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To be late without notice
for a promised appointment
subtly breaks the first precept
of abstention from taking life.

Stonepeace | Get Books

When it comes to observation of the precepts, there is the occasional question of how well are we supposed to observe them. Take for instance, the second basic precept of ‘not taking what is not given’ – i.e. to abstain from stealing. This seems basic enough… but with deeper reflection, especially in terms of the scope of theft, it can prove more challenging than usual in practice. Must the stolen pertain only to tangible objects? Could the intangible be just as important, if not invaluable? The subjects of theft need not be physical, mental, or spatial… but the temporal!

Time, although abstract, is a limited and measurable personal resource or ‘commodity’ that can be ‘stolen’ – by being late. As the Chinese saying goes, ‘An inch of time is (precious) like an inch of gold, but an inch of gold cannot buy an inch of time.’ (一寸光阴一寸金,寸金难买寸光阴) Unlike things, time taken or wasted cannot be returned or reclaimed. Though being late seems trivial, it does ‘rob’ the seconds, minutes, hours and days of others’ lives. Time is equivalent to ‘money’ for some, while it is life itself, that trickles by to all. Forcing 10 persons to wait 10 minutes due to your tardiness is to steal 100 minutes of their lives!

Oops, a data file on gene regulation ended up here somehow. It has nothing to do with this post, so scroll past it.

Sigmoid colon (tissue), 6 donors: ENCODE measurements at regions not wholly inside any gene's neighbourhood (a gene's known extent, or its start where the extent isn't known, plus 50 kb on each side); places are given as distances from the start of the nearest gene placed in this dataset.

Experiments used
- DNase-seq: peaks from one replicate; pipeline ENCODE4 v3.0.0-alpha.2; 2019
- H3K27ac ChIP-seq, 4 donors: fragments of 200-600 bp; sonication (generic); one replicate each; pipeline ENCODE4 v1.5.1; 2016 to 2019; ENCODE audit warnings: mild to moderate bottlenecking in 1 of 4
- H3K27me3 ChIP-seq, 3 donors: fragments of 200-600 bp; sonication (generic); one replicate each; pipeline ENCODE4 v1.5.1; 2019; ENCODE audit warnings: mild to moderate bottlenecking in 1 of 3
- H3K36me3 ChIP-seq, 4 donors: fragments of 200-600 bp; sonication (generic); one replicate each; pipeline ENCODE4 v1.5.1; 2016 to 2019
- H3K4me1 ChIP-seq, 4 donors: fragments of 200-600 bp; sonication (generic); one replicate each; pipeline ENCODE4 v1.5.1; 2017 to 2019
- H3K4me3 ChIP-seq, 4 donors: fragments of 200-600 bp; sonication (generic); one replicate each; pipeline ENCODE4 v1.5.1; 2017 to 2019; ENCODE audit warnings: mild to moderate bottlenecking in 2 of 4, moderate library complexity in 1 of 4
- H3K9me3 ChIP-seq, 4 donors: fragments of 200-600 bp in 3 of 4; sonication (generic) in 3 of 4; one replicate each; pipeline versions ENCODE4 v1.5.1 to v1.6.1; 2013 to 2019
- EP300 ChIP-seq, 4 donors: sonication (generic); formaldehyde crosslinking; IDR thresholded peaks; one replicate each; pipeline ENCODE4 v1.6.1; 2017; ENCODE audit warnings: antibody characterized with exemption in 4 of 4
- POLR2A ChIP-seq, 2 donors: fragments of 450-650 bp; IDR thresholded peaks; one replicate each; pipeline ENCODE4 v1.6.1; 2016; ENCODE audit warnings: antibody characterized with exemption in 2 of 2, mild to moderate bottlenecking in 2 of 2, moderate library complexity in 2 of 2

Some might think that to interpret the second precept to include time is ‘too creative’ a stretch, to probably not be intended even by the Buddha himself. However, the quest towards spiritual perfection means we must expand the sphere of that encompassed by moral mindfulness as widely as possible. The precepts are broadly phrased, surely, not for us to interpret as superficially as we can, but as profoundly as we should. Increasing care for the tiniest details is the key to true greatness. To embrace the fullest spirit of the precepts, their mere letters must be transcended!

To be late without notice
for a promised appointment
subtly breaks the fourth precept
of abstention from false speech.

Stonepeace | Get Books

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